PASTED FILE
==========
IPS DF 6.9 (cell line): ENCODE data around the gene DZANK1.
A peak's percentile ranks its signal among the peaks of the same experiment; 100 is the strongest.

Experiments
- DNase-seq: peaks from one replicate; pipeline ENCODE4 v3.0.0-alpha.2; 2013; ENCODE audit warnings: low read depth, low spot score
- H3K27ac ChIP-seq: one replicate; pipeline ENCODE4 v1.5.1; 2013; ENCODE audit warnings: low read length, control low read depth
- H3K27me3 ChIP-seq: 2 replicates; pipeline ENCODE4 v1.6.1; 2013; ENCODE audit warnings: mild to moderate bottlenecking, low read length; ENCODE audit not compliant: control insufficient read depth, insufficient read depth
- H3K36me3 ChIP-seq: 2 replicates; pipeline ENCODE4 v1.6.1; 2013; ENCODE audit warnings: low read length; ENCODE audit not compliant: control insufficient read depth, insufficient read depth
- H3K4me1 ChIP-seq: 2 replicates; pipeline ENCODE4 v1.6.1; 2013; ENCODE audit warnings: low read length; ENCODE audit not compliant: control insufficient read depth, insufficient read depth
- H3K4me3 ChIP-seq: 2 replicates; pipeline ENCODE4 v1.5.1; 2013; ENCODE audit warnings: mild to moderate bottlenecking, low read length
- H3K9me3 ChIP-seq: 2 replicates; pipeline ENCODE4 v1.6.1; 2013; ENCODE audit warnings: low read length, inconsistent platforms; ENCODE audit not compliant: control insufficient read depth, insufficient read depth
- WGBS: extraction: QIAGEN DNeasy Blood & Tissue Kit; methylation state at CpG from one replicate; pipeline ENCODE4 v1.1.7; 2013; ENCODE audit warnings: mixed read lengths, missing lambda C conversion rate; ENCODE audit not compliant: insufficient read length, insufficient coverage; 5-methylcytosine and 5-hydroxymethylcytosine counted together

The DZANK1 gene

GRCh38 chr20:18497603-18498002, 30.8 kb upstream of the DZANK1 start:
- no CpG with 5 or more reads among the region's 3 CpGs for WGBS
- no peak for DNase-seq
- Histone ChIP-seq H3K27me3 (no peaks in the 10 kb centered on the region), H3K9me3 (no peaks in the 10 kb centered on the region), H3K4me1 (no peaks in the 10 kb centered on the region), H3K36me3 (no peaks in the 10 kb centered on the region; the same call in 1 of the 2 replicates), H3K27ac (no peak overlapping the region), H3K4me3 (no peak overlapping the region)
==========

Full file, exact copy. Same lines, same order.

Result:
IPS DF 6.9 (cell line): ENCODE data around the gene DZANK1.
A peak's percentile ranks its signal among the peaks of the same experiment; 100 is the strongest.

Experiments
- DNase-seq: peaks from one replicate; pipeline ENCODE4 v3.0.0-alpha.2; 2013; ENCODE audit warnings: low read depth, low spot score
- H3K27ac ChIP-seq: one replicate; pipeline ENCODE4 v1.5.1; 2013; ENCODE audit warnings: low read length, control low read depth
- H3K27me3 ChIP-seq: 2 replicates; pipeline ENCODE4 v1.6.1; 2013; ENCODE audit warnings: mild to moderate bottlenecking, low read length; ENCODE audit not compliant: control insufficient read depth, insufficient read depth
- H3K36me3 ChIP-seq: 2 replicates; pipeline ENCODE4 v1.6.1; 2013; ENCODE audit warnings: low read length; ENCODE audit not compliant: control insufficient read depth, insufficient read depth
- H3K4me1 ChIP-seq: 2 replicates; pipeline ENCODE4 v1.6.1; 2013; ENCODE audit warnings: low read length; ENCODE audit not compliant: control insufficient read depth, insufficient read depth
- H3K4me3 ChIP-seq: 2 replicates; pipeline ENCODE4 v1.5.1; 2013; ENCODE audit warnings: mild to moderate bottlenecking, low read length
- H3K9me3 ChIP-seq: 2 replicates; pipeline ENCODE4 v1.6.1; 2013; ENCODE audit warnings: low read length, inconsistent platforms; ENCODE audit not compliant: control insufficient read depth, insufficient read depth
- WGBS: extraction: QIAGEN DNeasy Blood & Tissue Kit; methylation state at CpG from one replicate; pipeline ENCODE4 v1.1.7; 2013; ENCODE audit warnings: mixed read lengths, missing lambda C conversion rate; ENCODE audit not compliant: insufficient read length, insufficient coverage; 5-methylcytosine and 5-hydroxymethylcytosine counted together

The DZANK1 gene

GRCh38 chr20:18497603-18498002, 30.8 kb upstream of the DZANK1 start:
- no CpG with 5 or more reads among the region's 3 CpGs for WGBS
- no peak for DNase-seq
- Histone ChIP-seq H3K27me3 (no peaks in the 10 kb centered on the region), H3K9me3 (no peaks in the 10 kb centered on the region), H3K4me1 (no peaks in the 10 kb centered on the region), H3K36me3 (no peaks in the 10 kb centered on the region; the same call in 1 of the 2 replicates), H3K27ac (no peak overlapping the region), H3K4me3 (no peak overlapping the region)